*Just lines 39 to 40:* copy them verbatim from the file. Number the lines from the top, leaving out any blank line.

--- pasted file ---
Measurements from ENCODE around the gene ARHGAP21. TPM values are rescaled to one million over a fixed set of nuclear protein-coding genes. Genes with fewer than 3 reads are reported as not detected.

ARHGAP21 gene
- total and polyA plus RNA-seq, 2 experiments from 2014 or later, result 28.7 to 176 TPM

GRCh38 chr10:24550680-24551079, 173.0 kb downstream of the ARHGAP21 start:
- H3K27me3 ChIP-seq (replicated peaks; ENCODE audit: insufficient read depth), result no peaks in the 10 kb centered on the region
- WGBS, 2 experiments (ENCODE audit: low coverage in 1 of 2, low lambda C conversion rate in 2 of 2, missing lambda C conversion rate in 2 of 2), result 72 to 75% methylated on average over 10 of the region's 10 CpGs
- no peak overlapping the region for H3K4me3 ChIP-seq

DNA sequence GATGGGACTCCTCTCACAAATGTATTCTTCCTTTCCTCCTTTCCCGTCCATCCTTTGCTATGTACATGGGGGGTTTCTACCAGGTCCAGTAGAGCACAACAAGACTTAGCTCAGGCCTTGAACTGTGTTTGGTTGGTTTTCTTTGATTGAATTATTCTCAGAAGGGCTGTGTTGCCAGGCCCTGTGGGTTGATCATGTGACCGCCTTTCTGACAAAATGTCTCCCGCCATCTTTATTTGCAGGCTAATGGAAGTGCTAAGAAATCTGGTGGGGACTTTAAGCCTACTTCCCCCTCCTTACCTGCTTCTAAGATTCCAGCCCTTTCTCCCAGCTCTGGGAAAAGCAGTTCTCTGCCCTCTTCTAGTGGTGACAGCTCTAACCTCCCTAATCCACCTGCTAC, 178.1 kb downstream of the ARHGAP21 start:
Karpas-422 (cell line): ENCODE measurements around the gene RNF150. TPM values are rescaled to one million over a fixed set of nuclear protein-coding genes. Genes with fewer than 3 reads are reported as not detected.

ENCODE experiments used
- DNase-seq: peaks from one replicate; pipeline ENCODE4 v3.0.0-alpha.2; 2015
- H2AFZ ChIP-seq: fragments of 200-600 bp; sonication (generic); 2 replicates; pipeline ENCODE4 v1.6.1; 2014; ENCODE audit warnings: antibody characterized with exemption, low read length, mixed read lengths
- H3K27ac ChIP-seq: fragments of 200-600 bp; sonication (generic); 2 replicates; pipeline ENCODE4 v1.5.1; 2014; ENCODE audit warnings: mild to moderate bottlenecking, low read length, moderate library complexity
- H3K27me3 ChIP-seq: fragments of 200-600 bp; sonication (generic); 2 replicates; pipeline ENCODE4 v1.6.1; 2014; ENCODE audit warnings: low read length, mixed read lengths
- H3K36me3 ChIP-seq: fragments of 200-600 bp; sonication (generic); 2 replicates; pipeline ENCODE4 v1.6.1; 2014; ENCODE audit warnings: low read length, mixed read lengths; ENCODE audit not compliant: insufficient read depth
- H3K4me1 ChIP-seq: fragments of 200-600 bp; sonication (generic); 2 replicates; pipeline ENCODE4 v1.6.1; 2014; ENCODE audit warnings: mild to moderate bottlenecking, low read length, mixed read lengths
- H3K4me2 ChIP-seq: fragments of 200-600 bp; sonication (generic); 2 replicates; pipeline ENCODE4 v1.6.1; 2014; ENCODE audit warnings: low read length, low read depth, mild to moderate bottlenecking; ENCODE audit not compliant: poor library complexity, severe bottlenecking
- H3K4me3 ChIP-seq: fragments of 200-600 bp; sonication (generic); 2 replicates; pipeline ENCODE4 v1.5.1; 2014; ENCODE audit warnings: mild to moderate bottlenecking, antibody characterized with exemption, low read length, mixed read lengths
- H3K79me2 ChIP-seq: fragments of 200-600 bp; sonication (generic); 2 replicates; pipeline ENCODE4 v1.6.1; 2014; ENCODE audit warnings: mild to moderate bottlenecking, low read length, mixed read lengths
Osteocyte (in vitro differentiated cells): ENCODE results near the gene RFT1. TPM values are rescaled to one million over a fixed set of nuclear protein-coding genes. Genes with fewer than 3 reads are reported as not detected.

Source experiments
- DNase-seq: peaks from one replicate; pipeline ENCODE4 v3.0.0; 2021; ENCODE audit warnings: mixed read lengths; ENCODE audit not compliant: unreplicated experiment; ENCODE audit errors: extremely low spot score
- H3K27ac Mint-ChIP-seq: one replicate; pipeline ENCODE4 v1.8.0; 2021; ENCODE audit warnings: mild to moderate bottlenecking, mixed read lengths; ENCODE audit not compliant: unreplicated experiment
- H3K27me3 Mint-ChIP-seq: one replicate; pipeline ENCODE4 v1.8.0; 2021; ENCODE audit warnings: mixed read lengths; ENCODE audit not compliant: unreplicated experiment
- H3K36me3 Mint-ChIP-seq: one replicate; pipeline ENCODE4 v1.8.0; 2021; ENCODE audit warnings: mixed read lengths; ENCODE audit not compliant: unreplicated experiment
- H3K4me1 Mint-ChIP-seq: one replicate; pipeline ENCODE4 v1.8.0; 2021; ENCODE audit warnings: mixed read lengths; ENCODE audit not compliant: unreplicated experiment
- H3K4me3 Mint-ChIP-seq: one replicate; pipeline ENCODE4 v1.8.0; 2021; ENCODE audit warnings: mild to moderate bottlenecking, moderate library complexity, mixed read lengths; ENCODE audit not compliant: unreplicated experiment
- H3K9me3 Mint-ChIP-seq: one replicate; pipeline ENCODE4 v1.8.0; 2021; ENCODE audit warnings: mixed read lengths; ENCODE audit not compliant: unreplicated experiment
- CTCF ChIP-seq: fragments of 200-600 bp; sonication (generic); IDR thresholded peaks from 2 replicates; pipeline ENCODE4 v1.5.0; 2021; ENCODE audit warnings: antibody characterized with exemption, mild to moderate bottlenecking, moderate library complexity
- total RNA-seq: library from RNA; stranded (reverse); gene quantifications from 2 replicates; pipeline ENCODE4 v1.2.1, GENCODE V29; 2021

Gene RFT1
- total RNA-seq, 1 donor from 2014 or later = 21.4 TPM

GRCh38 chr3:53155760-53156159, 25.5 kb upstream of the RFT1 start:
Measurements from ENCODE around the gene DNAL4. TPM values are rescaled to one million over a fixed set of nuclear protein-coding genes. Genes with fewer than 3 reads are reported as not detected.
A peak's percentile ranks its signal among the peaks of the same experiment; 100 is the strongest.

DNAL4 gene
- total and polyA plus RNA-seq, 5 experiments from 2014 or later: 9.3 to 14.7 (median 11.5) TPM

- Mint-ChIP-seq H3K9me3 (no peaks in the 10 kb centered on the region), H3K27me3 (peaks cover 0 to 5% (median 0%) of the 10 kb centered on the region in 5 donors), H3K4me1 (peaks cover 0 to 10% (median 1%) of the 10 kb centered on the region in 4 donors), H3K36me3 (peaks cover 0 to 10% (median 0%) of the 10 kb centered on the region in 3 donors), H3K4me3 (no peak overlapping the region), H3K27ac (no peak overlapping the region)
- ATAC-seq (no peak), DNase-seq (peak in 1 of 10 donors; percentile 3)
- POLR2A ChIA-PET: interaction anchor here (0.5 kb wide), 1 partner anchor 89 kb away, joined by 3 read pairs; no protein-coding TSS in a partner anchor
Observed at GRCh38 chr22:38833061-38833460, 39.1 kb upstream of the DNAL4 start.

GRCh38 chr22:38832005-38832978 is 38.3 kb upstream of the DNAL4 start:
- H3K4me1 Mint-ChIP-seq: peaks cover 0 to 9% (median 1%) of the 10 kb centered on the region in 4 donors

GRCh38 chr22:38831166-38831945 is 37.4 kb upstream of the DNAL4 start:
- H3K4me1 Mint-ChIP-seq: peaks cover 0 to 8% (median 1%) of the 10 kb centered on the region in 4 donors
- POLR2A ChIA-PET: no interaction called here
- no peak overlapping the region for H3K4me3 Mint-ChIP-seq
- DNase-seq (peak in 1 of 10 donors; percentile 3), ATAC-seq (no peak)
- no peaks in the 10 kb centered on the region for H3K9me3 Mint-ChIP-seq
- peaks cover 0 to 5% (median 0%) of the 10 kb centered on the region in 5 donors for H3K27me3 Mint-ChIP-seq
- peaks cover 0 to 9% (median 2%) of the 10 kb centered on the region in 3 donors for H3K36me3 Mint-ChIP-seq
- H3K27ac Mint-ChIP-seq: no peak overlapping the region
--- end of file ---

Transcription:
- ATAC-seq (no peak), DNase-seq (peak in 1 of 10 donors; percentile 3)
- POLR2A ChIA-PET: interaction anchor here (0.5 kb wide), 1 partner anchor 89 kb away, joined by 3 read pairs; no protein-coding TSS in a partner anchor